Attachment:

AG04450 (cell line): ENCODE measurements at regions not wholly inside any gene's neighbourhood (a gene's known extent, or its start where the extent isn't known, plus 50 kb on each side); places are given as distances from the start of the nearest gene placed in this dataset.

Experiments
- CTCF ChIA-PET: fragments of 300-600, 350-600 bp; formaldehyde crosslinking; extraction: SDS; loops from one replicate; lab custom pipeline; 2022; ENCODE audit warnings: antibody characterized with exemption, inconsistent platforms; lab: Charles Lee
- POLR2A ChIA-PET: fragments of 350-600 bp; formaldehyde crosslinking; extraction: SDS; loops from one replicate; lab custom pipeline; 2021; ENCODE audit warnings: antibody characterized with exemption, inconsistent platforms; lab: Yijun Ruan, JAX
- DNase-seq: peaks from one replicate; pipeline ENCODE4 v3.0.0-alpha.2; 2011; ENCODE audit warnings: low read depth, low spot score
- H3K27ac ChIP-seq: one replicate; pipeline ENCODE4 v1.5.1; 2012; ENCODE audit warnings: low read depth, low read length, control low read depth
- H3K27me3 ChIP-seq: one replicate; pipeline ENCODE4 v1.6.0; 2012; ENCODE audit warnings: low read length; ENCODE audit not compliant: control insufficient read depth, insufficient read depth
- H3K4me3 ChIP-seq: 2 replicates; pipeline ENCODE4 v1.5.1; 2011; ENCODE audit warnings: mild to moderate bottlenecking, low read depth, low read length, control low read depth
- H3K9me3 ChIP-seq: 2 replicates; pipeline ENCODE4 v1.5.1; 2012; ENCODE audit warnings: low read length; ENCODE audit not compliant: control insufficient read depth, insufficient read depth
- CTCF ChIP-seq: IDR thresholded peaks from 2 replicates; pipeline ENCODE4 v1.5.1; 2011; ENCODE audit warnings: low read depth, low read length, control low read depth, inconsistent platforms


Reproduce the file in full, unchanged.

AG04450 (cell line): ENCODE measurements at regions not wholly inside any gene's neighbourhood (a gene's known extent, or its start where the extent isn't known, plus 50 kb on each side); places are given as distances from the start of the nearest gene placed in this dataset.

Experiments
- CTCF ChIA-PET: fragments of 300-600, 350-600 bp; formaldehyde crosslinking; extraction: SDS; loops from one replicate; lab custom pipeline; 2022; ENCODE audit warnings: antibody characterized with exemption, inconsistent platforms; lab: Charles Lee
- POLR2A ChIA-PET: fragments of 350-600 bp; formaldehyde crosslinking; extraction: SDS; loops from one replicate; lab custom pipeline; 2021; ENCODE audit warnings: antibody characterized with exemption, inconsistent platforms; lab: Yijun Ruan, JAX
- DNase-seq: peaks from one replicate; pipeline ENCODE4 v3.0.0-alpha.2; 2011; ENCODE audit warnings: low read depth, low spot score
- H3K27ac ChIP-seq: one replicate; pipeline ENCODE4 v1.5.1; 2012; ENCODE audit warnings: low read depth, low read length, control low read depth
- H3K27me3 ChIP-seq: one replicate; pipeline ENCODE4 v1.6.0; 2012; ENCODE audit warnings: low read length; ENCODE audit not compliant: control insufficient read depth, insufficient read depth
- H3K4me3 ChIP-seq: 2 replicates; pipeline ENCODE4 v1.5.1; 2011; ENCODE audit warnings: mild to moderate bottlenecking, low read depth, low read length, control low read depth
- H3K9me3 ChIP-seq: 2 replicates; pipeline ENCODE4 v1.5.1; 2012; ENCODE audit warnings: low read length; ENCODE audit not compliant: control insufficient read depth, insufficient read depth
- CTCF ChIP-seq: IDR thresholded peaks from 2 replicates; pipeline ENCODE4 v1.5.1; 2011; ENCODE audit warnings: low read depth, low read length, control low read depth, inconsistent platforms